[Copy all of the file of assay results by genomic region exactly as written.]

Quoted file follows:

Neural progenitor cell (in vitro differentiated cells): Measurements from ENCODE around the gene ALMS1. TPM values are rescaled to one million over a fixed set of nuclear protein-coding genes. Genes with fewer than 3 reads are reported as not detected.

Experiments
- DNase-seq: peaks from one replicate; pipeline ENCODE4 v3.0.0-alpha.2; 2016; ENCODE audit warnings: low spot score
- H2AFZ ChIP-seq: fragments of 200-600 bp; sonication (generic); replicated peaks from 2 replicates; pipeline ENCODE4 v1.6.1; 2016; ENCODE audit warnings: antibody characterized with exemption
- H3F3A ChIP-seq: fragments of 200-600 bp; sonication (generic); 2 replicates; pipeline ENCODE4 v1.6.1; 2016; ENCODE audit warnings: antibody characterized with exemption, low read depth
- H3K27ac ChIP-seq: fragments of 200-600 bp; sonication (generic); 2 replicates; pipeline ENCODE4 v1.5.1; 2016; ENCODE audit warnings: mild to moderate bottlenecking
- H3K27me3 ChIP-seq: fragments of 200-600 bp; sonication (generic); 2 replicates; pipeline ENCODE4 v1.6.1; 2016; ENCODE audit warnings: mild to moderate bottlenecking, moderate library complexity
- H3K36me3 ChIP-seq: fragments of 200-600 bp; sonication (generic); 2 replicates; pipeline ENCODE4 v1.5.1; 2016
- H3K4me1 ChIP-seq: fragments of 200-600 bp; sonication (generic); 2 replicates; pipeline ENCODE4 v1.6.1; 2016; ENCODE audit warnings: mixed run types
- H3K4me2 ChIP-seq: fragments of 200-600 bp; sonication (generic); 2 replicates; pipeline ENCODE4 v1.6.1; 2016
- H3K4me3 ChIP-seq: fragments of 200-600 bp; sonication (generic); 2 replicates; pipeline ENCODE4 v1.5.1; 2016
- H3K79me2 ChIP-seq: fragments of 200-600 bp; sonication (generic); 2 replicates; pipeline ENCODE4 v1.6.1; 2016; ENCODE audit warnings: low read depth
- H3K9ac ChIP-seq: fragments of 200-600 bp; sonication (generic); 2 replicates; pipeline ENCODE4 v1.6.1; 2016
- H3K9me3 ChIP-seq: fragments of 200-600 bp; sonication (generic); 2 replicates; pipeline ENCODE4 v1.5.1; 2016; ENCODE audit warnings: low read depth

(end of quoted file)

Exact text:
Neural progenitor cell (in vitro differentiated cells): Measurements from ENCODE around the gene ALMS1. TPM values are rescaled to one million over a fixed set of nuclear protein-coding genes. Genes with fewer than 3 reads are reported as not detected.

Experiments
- DNase-seq: peaks from one replicate; pipeline ENCODE4 v3.0.0-alpha.2; 2016; ENCODE audit warnings: low spot score
- H2AFZ ChIP-seq: fragments of 200-600 bp; sonication (generic); replicated peaks from 2 replicates; pipeline ENCODE4 v1.6.1; 2016; ENCODE audit warnings: antibody characterized with exemption
- H3F3A ChIP-seq: fragments of 200-600 bp; sonication (generic); 2 replicates; pipeline ENCODE4 v1.6.1; 2016; ENCODE audit warnings: antibody characterized with exemption, low read depth
- H3K27ac ChIP-seq: fragments of 200-600 bp; sonication (generic); 2 replicates; pipeline ENCODE4 v1.5.1; 2016; ENCODE audit warnings: mild to moderate bottlenecking
- H3K27me3 ChIP-seq: fragments of 200-600 bp; sonication (generic); 2 replicates; pipeline ENCODE4 v1.6.1; 2016; ENCODE audit warnings: mild to moderate bottlenecking, moderate library complexity
- H3K36me3 ChIP-seq: fragments of 200-600 bp; sonication (generic); 2 replicates; pipeline ENCODE4 v1.5.1; 2016
- H3K4me1 ChIP-seq: fragments of 200-600 bp; sonication (generic); 2 replicates; pipeline ENCODE4 v1.6.1; 2016; ENCODE audit warnings: mixed run types
- H3K4me2 ChIP-seq: fragments of 200-600 bp; sonication (generic); 2 replicates; pipeline ENCODE4 v1.6.1; 2016
- H3K4me3 ChIP-seq: fragments of 200-600 bp; sonication (generic); 2 replicates; pipeline ENCODE4 v1.5.1; 2016
- H3K79me2 ChIP-seq: fragments of 200-600 bp; sonication (generic); 2 replicates; pipeline ENCODE4 v1.6.1; 2016; ENCODE audit warnings: low read depth
- H3K9ac ChIP-seq: fragments of 200-600 bp; sonication (generic); 2 replicates; pipeline ENCODE4 v1.6.1; 2016
- H3K9me3 ChIP-seq: fragments of 200-600 bp; sonication (generic); 2 replicates; pipeline ENCODE4 v1.5.1; 2016; ENCODE audit warnings: low read depth